July 6, 2014

Police: ‘Doggie door bandit’ suspected in more than 2 dozen burglaries

Police say the 19-year-old suspect appears to have burglarized houses as early as 2012, often wiggling inside through a home’s pet door.

He was called the “doggie door bandit,” but his stealth behavior seemed more catlike than canine.

Since at least 2012, police suspect that John David Aguilar, 19, sneaked into more than two dozen homes in west and near south Fort Worth, often wiggling in through pet doors.

Sometimes, investigators say, he threw cookies, cheese or other food taken from the house onto the floor to distract the home’s dogs before hunting for jewelry, guns and other small valuables.

Several of the most recent burglaries happened in the Fairmount and Ryan Place neighborhoods, just a stone’s toss from his own garage apartment.

Central division Detective L.A. McGee attributes the suspect’s avoiding capture to that reason and several others.

“He didn’t work with anybody that we know of — he was a loner,” McGee said. “He didn’t tell anybody so nobody else ran their mouth; no girlfriend got mad and called police. He didn’t take anything big. Nobody ever saw him walking down the street with a TV. He had stuff in his pockets. He lived in the neighborhood where he was doing it so he was a familiar face. Nobody thought it was out of place, him walking up and down the street all the time.”

But despite all the bases he covered, police say, modern technology and old-fashioned hard work by a team of officers led to Aguilar’s arrest May 26.

On Thursday, Aguilar remained in the Tarrant County Jail, charged in one of the burglaries. He is also charged with evading arrest; police say he scaled several fences and even changed clothes at a garage sale in an attempt to elude officers trying to arrest him on the burglary warrant.

Detectives are preparing to file some of their strongest cases against him, specifically a handful in which he was linked to the break-ins through blood found at the scene, fingerprints or a witness picking him out of a photo lineup.

Caught on camera

Aguilar’s downfall began after surveillance cameras in one of the homes targeted in Ryan Place captured clear footage of a man peeking in through the back door before suddenly emerging inside, apparently through the doggie door.

“He tried to take the [digital video recorder] that he thought he would be recorded on but it went directly to ADT so it was safe,” McGee said.

McGee spread several still images of the video throughout the Police Department. Within days, west-side detectives contacted McGee, saying they believed that the same culprit was responsible for a string of burglaries there.

Sgt. R.S. Finch said a burglar using a similar method of entry and stealing similar items had targeted about a dozen homes, mostly in the Arlington Heights neighborhood, in the late spring and early summer of 2013.

As in the Ryan Place and Fairmount robberies, the burglar seemed to pick houses with alley access, Finch said.

Later, east-side Detective M. Chazarreta contacted McGee, saying he recognized the suspect in the photographs as Aguilar, whom he’d arrested three years earlier while working patrol.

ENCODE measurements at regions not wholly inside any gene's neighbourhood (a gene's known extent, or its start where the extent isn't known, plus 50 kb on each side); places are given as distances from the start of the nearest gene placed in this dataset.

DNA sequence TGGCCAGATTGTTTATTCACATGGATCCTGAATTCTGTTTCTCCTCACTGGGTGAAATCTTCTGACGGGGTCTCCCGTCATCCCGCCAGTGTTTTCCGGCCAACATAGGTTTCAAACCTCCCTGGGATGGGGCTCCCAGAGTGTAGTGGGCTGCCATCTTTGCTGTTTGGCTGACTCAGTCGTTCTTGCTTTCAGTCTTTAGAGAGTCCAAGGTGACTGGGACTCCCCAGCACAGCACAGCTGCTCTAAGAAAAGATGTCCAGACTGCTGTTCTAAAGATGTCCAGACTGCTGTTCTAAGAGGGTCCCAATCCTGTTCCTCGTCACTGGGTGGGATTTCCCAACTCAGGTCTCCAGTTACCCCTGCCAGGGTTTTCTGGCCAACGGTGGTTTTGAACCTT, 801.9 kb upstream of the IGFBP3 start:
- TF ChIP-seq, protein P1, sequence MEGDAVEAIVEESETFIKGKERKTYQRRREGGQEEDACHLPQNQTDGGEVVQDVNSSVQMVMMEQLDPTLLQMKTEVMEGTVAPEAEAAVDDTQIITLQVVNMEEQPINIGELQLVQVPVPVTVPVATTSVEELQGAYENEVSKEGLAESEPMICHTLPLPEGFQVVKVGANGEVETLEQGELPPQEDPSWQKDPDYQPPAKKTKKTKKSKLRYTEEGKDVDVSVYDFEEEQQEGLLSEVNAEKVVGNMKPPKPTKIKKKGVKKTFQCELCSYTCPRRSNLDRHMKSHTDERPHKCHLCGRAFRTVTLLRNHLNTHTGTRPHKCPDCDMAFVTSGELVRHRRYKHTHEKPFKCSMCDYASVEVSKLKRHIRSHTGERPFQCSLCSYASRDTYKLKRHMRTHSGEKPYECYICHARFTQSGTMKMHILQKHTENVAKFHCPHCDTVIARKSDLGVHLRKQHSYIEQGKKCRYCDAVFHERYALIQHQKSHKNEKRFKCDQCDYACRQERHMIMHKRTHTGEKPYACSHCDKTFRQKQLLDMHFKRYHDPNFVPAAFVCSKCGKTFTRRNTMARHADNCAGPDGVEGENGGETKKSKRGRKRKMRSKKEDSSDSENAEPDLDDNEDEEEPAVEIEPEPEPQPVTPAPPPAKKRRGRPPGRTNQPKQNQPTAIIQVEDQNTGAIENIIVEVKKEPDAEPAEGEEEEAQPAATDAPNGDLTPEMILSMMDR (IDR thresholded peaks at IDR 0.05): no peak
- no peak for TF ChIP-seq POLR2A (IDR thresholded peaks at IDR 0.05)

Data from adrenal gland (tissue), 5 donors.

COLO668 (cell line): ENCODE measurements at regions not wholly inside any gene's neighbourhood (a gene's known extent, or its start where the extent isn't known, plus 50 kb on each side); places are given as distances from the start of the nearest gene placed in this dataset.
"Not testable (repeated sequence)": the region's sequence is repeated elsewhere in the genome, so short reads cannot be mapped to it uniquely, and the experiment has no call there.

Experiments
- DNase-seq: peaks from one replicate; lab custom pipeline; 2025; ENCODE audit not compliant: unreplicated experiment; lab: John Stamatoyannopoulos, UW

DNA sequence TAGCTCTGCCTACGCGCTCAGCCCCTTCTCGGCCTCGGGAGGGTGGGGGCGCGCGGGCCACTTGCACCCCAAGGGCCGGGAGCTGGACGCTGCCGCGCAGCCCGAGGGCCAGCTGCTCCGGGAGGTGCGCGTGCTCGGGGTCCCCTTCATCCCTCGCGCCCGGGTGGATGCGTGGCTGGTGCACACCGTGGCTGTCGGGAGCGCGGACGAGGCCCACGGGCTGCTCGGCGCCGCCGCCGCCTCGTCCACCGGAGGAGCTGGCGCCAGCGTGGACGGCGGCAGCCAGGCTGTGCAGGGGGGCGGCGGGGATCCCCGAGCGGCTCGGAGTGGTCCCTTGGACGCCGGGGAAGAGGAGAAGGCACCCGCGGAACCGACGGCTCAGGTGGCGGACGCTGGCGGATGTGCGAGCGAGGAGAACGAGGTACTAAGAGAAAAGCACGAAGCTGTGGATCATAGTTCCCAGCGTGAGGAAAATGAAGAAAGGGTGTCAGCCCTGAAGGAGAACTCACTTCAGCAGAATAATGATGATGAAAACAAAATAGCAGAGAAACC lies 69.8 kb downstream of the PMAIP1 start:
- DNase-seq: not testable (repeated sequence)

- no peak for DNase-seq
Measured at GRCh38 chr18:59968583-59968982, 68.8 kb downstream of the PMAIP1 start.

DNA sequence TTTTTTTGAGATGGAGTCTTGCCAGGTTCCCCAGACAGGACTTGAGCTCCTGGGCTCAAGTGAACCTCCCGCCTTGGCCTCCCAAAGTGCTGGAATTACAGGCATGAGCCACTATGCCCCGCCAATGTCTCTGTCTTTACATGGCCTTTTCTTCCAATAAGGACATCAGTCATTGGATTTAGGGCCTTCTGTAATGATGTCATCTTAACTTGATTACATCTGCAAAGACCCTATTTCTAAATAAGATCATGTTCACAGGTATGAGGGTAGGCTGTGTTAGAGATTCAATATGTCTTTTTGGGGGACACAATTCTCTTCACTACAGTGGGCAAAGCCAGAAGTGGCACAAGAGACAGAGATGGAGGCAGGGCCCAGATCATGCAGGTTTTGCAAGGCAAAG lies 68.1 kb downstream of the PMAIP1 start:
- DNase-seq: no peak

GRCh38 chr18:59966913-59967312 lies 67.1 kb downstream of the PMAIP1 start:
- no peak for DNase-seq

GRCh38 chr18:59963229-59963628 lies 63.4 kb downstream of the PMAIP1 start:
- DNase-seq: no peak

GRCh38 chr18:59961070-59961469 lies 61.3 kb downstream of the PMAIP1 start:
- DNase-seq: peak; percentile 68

“He said: ‘I arrested him for evading back in 2011. He had a pocket full of coins. I never could figure where they came from. I knew he had just done a burglary but I never found a victim for it,’ ” McGee said.

Around that same time, a DNA database linked Aguilar to blood found at the scene of one of the west-side burglaries.

‘Found it by accident’

Officers began conducting surveillance on Aguilar from the rooftop of a vacant business next to his garage apartment when they stumbled on stolen property that they suspect is among Aguilar’s cache of stolen goods.

“They found it by accident. I asked them to watch his house, try to catch him in the act or find out what he’s doing with the property afterward,” McGee said.

Officer Randy Molina said he and another officer had been hiding behind a rooftop air conditioner at the business, watching the back door of Aguilar’s apartment, when they noticed some backpacks.

“The bags were in a corner nearest his house, just stacked up,” Molina said.

As the officers prepared to look inside them, they noticed a rifle bag tucked behind another air conditioner. The items inside included three guns, a pair of opera glasses and a small ring.

The glasses and ring were traced to a TCU-area burglary.

‘Did their homework’

The three guns were also found to have been stolen, including a Glock 23C that officer Erica Duffield traced to a Plano man who died in 2010. Finding the obituary on Google, officers learned that he had a son living in Fort Worth.

Richard King, owner of Ellerbe Fine Foods on Magnolia Avenue, said he was confused when plainclothes investigators came to his business June 2, identifying themselves as police and holding a picture of his late father.

“They asked questions: ‘Do I own guns? What kind of guns? Have any been missing?’ ” King recalled. “I said not that I know of. I keep track of all my guns. I clean them regularly.”

King said his confusion turned to feelings of uneasiness and violation when he learned that police had found his father’s Glock, which he had believed was still stored in his bedroom. King said the suspect is believed to have entered the house through the doggie door despite the presence of two 40-pound dogs.

“I didn’t realize it was even missing,” King said. “I was just very surprised that someone was able to get into our house, take something without us even knowing.”

Within a few hours, King’s gun was back at home.

“They did their homework and did a lot of it …,” King said. “It’s a great ending to hard work.”

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